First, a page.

Indeed, large-scale livestock transportation by water was another important aspect of the overall profit plan of the Planters and their Newport-based business partners such as the Jewish merchant Aaron Lopez. Sadly, little has survived in the historic record regarding the details of how this transportation scheme worked and who financed, set up, and ran this impressive operation; accordingly, much of what we know now is based upon oral tradition and educated conjecture. The Robinson clan most surely had a hand in what went on at South Ferry, where specialized sailing vessels were used as barges, wide of beam and shallow of draft, to haul livestock and other agricultural goods either to Newport where traders or middlemen such as Lopez would sell them there or redirect them to other markets or transport them straightaway in the carrying trade to other North American colonies.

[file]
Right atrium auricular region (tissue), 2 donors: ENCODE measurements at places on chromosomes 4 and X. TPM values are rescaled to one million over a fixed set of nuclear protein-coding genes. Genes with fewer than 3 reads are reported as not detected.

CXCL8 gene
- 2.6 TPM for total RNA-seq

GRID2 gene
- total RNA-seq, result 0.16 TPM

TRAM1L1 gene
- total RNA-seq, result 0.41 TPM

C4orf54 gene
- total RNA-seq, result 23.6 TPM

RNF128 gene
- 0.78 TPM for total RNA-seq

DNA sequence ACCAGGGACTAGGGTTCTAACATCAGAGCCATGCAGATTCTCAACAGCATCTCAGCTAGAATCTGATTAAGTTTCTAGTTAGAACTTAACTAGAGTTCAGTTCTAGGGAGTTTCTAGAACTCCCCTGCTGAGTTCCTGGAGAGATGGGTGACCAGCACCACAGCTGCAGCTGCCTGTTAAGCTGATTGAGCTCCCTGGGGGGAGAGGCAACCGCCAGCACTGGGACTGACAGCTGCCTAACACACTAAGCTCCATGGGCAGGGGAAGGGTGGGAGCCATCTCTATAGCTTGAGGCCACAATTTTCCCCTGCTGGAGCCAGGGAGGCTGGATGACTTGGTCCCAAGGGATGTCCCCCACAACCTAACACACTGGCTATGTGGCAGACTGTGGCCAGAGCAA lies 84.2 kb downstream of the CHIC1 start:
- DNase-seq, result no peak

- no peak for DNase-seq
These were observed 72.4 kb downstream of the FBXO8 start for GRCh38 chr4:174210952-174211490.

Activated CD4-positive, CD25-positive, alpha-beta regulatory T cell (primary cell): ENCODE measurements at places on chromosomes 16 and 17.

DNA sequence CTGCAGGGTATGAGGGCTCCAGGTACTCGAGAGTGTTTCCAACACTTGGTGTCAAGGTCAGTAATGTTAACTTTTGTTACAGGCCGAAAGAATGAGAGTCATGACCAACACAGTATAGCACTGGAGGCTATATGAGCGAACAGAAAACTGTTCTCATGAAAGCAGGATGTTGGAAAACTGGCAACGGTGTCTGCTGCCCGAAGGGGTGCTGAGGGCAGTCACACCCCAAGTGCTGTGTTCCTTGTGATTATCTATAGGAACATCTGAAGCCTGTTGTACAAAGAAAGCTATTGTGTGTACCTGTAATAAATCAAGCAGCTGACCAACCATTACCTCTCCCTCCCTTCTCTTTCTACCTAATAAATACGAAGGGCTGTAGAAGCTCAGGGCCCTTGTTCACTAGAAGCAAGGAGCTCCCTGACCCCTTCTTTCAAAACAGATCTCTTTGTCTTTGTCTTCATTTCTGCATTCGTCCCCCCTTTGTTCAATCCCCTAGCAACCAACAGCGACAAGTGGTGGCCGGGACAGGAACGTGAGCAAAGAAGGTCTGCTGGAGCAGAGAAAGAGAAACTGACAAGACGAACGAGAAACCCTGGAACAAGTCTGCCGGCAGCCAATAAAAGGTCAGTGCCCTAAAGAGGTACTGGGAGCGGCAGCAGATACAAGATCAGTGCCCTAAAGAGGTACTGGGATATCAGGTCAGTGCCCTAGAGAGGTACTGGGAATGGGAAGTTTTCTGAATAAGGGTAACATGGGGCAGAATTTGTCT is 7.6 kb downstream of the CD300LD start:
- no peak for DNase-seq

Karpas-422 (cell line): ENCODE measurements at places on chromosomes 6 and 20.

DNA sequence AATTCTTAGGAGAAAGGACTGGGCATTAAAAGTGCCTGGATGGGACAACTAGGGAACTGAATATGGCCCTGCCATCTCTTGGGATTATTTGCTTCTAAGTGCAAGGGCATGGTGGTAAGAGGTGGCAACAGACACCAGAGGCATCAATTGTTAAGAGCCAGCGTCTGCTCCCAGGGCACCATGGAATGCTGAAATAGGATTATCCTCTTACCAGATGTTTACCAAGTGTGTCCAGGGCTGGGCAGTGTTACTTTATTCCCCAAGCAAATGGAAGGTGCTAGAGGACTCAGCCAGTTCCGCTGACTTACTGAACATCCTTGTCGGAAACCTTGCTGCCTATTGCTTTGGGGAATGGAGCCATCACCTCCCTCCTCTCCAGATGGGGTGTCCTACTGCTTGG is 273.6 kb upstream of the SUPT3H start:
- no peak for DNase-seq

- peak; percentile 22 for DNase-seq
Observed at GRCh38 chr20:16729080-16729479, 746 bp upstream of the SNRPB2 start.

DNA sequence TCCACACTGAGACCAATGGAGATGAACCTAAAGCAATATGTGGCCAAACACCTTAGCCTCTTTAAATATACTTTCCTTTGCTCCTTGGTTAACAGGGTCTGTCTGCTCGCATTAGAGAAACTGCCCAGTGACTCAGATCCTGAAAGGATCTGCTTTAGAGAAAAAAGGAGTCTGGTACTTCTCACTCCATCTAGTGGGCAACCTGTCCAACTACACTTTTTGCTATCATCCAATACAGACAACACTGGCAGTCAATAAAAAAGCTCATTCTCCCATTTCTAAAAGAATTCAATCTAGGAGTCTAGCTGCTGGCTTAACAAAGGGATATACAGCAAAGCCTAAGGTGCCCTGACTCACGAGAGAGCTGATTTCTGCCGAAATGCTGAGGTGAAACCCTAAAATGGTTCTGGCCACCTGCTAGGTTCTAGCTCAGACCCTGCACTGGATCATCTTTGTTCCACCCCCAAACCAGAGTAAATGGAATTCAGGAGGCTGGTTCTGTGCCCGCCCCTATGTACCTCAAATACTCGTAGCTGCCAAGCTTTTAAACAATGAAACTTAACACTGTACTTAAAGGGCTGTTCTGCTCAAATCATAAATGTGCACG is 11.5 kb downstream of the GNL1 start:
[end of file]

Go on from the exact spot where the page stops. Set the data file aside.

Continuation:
Even more intriguing was the complex livestock trading infrastructure that had its terminus on Updike land, just south of what was to become Wickford. It was here that the expansive Ten Rod Road ended. Ten Rod Road was one of the Rhode Island colony’s most impressive infrastructure investments at that time. It consisted of a livestock drover’s turnpike and its associated right-of-way that was ten rods (165 feet) wide, designed as pastureland that allowed drovers to feed their livestock during the journey from its beginnings in eastern Connecticut all the way to its end at “The Wattering Place,” a fresh-water pond that was the final spot where livestock drovers could water their animals before selling them to the traders and merchants, located just about where the Wickford Elementary School playground is today. Along the way, the communities through which the Ten Rod Road passed set up town-owned livestock pounds where branded animals that had strayed could be held until their owners came back through town and paid a fine to release them. No records survive to reveal who financed and managed this impressive colonial commercial bit of genius, but most likely the Updikes were involved along with some of the other Planter families and their Newport business partners. The reality of the day was that there was no one else around but this select group with the wherewithal to pull this all together.